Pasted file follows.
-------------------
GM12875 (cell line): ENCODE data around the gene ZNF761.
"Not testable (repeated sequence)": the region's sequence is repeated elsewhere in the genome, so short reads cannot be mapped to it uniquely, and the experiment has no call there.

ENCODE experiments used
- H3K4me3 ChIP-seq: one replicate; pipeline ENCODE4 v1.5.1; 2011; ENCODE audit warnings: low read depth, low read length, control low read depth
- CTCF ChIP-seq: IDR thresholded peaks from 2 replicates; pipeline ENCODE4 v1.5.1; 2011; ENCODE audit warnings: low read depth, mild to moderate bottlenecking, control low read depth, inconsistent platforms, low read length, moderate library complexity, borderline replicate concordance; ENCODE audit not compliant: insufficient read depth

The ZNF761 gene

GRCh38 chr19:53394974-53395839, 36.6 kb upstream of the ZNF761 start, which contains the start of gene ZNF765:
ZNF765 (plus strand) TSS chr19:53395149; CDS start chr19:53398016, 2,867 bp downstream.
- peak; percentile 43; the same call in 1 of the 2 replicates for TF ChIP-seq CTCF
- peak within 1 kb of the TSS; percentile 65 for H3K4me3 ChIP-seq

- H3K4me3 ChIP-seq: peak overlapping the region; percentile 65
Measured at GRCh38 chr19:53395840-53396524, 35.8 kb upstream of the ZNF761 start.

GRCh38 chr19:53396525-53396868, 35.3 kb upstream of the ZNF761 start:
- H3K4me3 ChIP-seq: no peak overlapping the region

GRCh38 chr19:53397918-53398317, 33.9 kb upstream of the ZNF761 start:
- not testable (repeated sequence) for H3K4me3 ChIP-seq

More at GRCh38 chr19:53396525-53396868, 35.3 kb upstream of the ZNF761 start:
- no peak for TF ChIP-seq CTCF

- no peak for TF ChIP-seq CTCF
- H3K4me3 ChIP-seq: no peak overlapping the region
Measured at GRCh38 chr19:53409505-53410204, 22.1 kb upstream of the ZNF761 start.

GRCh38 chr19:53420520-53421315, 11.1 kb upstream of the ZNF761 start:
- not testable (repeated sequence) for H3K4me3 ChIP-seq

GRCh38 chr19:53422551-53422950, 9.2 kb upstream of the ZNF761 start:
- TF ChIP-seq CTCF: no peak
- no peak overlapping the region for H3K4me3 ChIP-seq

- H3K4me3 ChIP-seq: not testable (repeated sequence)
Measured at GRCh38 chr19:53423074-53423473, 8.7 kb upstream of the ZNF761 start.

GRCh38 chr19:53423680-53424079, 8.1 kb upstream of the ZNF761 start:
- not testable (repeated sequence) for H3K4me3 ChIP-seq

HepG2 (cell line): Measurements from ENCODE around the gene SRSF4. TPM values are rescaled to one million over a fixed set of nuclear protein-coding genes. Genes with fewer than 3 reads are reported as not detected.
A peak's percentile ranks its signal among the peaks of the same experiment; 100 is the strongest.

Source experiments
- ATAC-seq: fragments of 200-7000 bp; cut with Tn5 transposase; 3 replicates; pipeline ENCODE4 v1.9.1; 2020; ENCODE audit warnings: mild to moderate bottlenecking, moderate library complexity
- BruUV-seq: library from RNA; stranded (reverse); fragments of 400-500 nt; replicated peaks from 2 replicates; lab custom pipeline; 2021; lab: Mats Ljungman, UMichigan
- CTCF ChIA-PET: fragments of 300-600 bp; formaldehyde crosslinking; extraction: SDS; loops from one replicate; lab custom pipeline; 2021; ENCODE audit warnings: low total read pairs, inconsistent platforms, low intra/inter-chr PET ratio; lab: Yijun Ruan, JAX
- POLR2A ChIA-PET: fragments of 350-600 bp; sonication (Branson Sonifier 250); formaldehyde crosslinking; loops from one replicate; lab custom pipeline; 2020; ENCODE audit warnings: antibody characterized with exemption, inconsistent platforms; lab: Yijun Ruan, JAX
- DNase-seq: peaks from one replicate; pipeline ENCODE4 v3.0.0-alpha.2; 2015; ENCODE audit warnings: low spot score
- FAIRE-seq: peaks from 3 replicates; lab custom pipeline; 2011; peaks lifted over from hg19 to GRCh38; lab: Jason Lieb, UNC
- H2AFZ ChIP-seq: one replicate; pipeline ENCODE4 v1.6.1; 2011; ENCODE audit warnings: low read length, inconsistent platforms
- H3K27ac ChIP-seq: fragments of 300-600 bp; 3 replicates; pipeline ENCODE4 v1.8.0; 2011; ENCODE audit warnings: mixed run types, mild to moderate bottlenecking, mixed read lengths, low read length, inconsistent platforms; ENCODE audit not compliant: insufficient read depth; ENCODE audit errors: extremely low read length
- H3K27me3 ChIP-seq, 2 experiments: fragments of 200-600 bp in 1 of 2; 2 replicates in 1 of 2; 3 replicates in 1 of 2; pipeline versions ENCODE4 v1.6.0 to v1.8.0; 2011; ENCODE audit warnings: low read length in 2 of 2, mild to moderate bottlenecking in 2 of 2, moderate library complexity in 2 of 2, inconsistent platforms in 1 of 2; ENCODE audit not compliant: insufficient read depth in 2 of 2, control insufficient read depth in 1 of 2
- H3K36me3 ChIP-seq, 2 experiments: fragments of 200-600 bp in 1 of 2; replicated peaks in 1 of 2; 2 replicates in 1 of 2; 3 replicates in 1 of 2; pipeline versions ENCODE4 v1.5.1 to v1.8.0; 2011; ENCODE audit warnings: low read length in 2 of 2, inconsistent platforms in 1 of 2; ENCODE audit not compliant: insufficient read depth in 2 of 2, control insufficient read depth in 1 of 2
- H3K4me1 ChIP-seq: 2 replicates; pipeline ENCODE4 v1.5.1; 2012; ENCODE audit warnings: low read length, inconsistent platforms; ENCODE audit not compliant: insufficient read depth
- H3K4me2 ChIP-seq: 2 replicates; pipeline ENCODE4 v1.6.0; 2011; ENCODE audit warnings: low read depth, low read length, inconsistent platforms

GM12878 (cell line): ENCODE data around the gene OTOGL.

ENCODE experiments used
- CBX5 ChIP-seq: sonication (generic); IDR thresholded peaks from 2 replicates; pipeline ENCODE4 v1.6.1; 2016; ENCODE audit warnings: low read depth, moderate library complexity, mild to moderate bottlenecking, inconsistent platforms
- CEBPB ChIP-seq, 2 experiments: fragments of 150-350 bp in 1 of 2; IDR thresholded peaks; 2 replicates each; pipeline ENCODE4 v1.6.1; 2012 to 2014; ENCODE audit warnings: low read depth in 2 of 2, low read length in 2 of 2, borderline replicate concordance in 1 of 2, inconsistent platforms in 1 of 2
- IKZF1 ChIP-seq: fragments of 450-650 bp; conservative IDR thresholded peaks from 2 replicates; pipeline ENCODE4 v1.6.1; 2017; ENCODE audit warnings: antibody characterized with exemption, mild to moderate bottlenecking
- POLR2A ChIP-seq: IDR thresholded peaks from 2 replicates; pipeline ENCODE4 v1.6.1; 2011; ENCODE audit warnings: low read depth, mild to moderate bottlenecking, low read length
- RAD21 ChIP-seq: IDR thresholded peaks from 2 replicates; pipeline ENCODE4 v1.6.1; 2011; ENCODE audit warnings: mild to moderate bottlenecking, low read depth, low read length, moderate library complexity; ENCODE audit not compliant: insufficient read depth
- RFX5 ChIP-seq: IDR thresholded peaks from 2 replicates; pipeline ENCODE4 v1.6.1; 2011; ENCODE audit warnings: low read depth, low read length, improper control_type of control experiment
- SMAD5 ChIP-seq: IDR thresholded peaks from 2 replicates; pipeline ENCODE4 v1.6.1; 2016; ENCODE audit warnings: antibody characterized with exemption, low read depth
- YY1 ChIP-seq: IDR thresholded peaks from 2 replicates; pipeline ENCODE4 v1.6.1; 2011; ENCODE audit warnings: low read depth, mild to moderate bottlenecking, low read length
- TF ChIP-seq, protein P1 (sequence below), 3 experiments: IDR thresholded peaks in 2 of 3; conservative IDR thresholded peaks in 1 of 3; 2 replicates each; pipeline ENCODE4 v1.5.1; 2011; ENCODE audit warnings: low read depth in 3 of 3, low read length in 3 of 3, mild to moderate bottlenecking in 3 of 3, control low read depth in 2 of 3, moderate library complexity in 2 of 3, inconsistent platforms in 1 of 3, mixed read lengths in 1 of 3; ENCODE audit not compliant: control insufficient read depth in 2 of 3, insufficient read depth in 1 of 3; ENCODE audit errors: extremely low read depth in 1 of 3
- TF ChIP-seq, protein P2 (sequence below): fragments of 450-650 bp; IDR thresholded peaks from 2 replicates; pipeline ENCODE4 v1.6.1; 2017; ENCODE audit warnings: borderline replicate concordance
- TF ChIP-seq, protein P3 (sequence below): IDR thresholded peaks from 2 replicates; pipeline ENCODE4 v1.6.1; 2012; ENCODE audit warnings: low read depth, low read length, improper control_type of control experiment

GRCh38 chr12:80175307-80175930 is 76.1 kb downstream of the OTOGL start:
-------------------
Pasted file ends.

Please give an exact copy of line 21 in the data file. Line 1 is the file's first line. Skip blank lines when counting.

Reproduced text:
Measured at GRCh38 chr19:53409505-53410204, 22.1 kb upstream of the ZNF761 start.